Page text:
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Welcome back to Weekend Writing Warriors and Snippet Sunday, weekly Sunday hops where writers share 8–10 sentences from a book or WIP. The rules have now been relaxed to allow a few more sentences if merited, so long as they’re clearly indicated, to avoid the creative punctuation many of us have used to stay within the limit.

I’m now sharing snippets from the book formerly known as The Very Next, the chronological second of my Atlantic City books, set from March 1939 to the dawn of 1940. It underwent a radical rewrite in 2015, and I recently completed the fourth and final version. I plan on a late February or early March release. The new title will be revealed then.

Best friends Cinnimin and Sparky (real name Katherine) were baking cookies when two strangers entered the kitchen. They now know these interlopers are Urma and Samantha Smart from Washington, D.C., who’ll be living in their household until further notice. Urma has lost no time in showing some very ugly true colors, though Sam is a more unknown entity for the moment.

Urma just ordered Sam to come with her, leaving Cinni and Sparky alone to ponder the strange scene they just witnessed.

“What just happened?” Cinni asked. “We’ve got three new houseguests all of a sudden, and they think they’re better than us? I don’t wanna know what exactly their religion is like, if it’s even worse than normal Methodism.”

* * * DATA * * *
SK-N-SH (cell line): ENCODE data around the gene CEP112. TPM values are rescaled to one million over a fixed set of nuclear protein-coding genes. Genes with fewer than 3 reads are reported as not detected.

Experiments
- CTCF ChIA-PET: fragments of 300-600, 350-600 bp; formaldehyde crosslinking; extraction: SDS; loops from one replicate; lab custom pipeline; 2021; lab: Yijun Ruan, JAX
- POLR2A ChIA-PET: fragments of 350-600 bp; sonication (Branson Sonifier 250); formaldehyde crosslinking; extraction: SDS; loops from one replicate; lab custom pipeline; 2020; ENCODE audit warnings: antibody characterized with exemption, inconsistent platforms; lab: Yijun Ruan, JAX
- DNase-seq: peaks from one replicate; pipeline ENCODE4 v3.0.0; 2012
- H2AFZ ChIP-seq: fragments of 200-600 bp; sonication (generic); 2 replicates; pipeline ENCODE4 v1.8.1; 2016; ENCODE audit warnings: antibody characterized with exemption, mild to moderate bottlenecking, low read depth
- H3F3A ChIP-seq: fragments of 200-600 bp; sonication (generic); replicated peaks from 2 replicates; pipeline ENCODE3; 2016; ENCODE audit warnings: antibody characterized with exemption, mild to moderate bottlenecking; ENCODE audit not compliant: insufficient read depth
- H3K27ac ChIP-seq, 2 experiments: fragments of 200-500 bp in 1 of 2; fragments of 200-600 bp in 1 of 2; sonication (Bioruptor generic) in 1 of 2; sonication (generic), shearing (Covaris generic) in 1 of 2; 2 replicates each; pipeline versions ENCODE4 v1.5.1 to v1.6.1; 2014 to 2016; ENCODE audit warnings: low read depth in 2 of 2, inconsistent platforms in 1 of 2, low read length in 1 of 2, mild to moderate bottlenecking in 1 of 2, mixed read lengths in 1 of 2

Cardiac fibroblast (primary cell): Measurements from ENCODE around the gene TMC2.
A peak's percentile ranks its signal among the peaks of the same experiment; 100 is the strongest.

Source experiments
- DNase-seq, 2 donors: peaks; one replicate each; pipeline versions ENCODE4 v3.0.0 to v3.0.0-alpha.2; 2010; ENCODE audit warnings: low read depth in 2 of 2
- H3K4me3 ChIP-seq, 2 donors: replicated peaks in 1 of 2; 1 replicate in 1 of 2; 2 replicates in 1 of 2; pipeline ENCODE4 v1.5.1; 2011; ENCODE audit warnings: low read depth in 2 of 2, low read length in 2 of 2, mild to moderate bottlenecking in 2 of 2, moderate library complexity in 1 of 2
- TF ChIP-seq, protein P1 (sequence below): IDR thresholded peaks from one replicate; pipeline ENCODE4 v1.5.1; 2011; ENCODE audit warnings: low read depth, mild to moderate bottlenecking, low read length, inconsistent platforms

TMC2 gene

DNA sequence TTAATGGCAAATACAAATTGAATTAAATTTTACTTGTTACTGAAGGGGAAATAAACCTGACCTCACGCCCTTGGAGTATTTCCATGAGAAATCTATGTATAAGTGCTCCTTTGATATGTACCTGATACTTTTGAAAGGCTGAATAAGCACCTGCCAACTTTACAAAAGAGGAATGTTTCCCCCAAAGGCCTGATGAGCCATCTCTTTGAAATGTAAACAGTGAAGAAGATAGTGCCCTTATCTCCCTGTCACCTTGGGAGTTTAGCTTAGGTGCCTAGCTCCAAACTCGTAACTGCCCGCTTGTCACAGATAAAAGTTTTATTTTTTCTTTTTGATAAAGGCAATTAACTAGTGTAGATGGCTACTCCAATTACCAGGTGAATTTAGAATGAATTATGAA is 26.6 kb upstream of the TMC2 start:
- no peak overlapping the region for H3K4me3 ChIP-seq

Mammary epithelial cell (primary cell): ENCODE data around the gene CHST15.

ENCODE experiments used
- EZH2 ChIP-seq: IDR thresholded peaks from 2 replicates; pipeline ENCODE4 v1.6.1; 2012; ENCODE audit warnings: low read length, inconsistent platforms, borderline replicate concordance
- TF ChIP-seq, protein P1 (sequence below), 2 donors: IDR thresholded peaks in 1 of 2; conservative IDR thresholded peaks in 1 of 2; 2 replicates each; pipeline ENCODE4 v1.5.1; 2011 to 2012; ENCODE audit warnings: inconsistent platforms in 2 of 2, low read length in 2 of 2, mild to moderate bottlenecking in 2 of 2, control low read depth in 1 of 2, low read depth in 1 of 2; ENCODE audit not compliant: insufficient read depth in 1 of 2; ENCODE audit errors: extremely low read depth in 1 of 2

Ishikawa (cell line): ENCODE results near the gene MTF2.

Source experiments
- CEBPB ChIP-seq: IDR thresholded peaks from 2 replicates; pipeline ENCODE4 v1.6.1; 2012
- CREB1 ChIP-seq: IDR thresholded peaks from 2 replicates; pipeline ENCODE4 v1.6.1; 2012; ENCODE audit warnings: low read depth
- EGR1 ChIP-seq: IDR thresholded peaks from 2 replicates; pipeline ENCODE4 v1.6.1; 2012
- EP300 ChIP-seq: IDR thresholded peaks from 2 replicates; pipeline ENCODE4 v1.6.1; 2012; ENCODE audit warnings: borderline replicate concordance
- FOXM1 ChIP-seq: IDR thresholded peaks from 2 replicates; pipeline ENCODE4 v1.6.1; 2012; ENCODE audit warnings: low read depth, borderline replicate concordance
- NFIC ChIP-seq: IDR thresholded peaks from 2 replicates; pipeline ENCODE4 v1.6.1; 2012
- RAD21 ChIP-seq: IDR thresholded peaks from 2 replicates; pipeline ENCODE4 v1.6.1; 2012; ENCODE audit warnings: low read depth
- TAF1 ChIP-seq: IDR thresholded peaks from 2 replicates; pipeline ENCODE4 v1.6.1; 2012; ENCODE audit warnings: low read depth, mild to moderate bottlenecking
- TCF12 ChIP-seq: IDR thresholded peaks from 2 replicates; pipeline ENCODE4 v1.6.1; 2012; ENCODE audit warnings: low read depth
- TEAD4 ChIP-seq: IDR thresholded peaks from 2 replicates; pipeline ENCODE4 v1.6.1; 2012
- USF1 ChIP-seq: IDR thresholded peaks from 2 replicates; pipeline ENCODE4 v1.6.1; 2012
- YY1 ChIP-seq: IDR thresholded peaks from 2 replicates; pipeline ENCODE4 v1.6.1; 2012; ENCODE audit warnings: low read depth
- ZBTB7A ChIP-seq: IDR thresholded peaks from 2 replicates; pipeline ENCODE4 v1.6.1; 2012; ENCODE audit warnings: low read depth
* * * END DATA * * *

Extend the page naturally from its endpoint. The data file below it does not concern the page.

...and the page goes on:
“I hope they move out soon,” Sparky agreed. “If they’re born Americans, they can find work and a new house easier than my parents.”

“Maybe I can help Samantha become a real American girl, just like I helped you. Her mother might be mad, but she’ll have to get used to it. No one can be that set in her ways so young already.”

“What if they’re both as bad as they seem?”

The nine lines end here. A few more follow to finish the chapter.

Cinni grabbed a rolling pin and attacked a slab of chocolate dough with renewed vigor. “If they are, we’ve just become trapped in a nightmare. I ain’t looking forward to living with people who hate us before they even got to know us.”

6 thoughts on “WeWriWa—Pondering the future

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